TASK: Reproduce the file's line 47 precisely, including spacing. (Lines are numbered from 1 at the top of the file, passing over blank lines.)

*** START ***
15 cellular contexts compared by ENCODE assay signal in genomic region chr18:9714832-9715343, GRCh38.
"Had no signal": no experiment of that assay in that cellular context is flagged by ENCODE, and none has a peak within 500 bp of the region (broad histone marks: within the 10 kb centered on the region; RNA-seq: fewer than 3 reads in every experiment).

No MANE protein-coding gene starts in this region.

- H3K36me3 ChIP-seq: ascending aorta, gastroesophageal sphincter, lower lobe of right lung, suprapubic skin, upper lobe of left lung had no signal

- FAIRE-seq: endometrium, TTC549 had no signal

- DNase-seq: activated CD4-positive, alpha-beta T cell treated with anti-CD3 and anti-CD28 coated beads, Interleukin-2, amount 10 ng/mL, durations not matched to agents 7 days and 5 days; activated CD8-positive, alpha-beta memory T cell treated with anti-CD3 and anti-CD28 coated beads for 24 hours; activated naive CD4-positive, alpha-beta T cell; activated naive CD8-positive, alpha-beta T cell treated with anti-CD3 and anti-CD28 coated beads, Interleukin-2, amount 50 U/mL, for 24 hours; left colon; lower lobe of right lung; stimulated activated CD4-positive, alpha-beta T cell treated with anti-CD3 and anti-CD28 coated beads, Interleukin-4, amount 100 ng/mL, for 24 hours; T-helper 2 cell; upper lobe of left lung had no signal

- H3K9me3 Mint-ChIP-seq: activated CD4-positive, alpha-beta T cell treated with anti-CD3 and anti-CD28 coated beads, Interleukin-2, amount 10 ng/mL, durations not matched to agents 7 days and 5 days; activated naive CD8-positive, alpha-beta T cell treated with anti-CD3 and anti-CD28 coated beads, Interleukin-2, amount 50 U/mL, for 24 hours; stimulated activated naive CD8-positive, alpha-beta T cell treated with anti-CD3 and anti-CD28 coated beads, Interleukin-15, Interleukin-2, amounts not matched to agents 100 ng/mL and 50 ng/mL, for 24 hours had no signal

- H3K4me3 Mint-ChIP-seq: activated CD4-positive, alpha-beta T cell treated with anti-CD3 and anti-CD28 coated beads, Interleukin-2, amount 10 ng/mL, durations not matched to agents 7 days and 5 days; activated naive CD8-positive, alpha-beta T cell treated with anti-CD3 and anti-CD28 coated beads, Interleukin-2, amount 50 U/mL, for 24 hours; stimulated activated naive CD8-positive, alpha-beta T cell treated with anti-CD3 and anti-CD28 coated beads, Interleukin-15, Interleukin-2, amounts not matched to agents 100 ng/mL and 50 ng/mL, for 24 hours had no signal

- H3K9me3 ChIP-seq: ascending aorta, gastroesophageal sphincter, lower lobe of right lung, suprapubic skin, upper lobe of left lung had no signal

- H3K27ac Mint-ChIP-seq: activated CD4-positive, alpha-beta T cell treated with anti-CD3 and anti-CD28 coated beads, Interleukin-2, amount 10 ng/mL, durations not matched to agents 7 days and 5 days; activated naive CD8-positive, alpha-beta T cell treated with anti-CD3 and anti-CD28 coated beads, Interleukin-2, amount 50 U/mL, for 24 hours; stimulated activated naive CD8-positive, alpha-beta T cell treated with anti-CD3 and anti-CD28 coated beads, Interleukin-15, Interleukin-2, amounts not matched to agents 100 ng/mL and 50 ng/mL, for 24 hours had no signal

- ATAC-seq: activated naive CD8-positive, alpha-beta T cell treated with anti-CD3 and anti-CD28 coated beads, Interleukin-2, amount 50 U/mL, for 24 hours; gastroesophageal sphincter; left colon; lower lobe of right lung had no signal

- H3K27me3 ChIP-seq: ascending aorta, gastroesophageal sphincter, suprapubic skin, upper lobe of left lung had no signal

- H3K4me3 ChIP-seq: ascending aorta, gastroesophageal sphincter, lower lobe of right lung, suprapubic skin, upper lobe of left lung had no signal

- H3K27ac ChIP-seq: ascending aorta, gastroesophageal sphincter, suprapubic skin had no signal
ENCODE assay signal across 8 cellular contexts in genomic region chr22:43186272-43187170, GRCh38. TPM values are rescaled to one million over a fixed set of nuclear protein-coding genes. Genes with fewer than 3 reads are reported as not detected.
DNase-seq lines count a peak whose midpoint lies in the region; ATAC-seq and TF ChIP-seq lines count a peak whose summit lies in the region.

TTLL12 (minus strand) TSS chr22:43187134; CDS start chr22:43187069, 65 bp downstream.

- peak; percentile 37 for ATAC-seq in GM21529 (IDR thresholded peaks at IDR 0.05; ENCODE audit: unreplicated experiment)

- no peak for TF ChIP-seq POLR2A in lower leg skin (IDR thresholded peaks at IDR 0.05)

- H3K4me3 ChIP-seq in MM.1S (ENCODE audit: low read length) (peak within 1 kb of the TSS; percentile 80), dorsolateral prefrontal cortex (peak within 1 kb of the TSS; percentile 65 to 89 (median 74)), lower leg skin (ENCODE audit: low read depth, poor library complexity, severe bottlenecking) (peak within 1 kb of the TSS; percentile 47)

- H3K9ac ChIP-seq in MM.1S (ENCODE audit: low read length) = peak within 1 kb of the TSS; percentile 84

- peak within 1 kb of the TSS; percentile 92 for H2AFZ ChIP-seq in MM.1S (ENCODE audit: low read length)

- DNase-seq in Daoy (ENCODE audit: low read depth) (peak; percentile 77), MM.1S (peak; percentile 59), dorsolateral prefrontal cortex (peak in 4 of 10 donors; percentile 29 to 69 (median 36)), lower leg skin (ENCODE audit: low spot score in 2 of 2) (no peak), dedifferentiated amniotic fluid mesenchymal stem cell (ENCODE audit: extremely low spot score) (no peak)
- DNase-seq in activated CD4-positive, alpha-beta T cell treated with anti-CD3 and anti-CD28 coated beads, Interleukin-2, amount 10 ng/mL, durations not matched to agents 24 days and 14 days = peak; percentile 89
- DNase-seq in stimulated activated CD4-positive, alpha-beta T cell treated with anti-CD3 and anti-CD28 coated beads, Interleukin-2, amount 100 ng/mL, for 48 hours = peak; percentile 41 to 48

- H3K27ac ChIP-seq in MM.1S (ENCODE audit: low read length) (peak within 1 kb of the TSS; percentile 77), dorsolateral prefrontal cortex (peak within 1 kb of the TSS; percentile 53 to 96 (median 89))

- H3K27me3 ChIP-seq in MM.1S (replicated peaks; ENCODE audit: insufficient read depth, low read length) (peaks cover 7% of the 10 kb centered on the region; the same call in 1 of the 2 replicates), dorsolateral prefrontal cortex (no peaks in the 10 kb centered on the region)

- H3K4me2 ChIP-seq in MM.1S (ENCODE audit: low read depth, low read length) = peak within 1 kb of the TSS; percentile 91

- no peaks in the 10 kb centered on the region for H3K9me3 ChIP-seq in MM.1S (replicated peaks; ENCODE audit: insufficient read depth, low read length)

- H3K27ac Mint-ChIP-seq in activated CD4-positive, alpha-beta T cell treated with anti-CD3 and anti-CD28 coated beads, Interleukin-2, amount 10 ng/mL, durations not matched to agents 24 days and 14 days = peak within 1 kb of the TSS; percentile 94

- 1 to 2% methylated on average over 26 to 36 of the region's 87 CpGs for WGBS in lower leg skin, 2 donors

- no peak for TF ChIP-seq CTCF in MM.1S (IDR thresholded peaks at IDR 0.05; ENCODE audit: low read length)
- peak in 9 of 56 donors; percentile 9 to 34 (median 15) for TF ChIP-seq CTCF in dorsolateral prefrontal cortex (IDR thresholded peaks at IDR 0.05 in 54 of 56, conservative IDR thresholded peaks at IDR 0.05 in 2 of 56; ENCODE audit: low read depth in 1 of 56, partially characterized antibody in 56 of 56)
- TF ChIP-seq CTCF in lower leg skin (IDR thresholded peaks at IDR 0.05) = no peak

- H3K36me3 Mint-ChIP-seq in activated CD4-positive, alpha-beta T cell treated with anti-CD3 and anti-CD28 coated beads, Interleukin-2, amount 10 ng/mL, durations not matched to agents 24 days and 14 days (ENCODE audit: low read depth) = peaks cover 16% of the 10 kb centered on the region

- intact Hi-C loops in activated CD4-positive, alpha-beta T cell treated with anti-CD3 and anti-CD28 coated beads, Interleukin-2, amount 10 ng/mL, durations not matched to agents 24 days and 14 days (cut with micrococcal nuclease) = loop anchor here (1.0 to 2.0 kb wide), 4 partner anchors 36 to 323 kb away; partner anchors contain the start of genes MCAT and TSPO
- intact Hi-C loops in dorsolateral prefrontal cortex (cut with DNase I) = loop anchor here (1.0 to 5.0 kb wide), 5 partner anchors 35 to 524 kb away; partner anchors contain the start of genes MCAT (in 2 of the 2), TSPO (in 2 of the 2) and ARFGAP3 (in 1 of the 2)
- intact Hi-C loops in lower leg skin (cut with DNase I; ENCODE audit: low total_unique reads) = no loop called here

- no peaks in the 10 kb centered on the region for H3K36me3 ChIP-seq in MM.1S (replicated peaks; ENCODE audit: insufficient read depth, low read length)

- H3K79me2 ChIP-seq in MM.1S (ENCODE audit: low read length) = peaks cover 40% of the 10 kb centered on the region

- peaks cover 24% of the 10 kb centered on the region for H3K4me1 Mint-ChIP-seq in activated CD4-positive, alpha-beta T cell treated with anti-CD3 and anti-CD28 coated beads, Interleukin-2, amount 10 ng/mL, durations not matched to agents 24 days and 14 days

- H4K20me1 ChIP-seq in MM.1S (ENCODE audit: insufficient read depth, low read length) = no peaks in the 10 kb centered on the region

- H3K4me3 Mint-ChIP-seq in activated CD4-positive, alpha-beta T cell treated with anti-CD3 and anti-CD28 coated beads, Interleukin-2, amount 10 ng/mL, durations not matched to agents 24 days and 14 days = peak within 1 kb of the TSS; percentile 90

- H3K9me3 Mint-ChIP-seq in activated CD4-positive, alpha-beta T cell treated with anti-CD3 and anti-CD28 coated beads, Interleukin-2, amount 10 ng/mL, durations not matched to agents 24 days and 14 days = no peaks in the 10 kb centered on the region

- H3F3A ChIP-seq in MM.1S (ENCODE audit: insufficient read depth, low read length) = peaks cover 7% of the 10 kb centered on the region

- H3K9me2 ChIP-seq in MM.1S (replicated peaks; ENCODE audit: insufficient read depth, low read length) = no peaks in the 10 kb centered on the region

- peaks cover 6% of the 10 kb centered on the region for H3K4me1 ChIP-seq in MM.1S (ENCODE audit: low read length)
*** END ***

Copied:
- peaks cover 6% of the 10 kb centered on the region for H3K4me1 ChIP-seq in MM.1S (ENCODE audit: low read length)